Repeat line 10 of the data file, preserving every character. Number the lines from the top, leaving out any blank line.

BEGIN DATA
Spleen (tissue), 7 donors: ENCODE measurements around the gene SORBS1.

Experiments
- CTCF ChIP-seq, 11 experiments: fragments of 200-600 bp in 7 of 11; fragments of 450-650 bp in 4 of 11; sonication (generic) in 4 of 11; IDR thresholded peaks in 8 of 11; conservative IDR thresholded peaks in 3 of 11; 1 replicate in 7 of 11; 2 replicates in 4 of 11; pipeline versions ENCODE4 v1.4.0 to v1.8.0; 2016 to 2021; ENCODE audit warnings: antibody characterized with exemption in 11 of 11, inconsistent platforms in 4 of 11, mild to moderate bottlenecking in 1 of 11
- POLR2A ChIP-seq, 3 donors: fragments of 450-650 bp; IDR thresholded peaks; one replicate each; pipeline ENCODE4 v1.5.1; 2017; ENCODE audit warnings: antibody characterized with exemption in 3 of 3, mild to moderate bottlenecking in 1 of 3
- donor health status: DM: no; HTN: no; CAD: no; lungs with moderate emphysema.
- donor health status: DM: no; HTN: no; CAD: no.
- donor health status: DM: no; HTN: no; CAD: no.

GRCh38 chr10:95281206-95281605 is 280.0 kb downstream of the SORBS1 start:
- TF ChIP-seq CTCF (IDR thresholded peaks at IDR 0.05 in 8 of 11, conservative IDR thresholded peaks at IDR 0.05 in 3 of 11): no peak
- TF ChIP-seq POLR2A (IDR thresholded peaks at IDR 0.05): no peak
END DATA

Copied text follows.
- TF ChIP-seq POLR2A (IDR thresholded peaks at IDR 0.05): no peak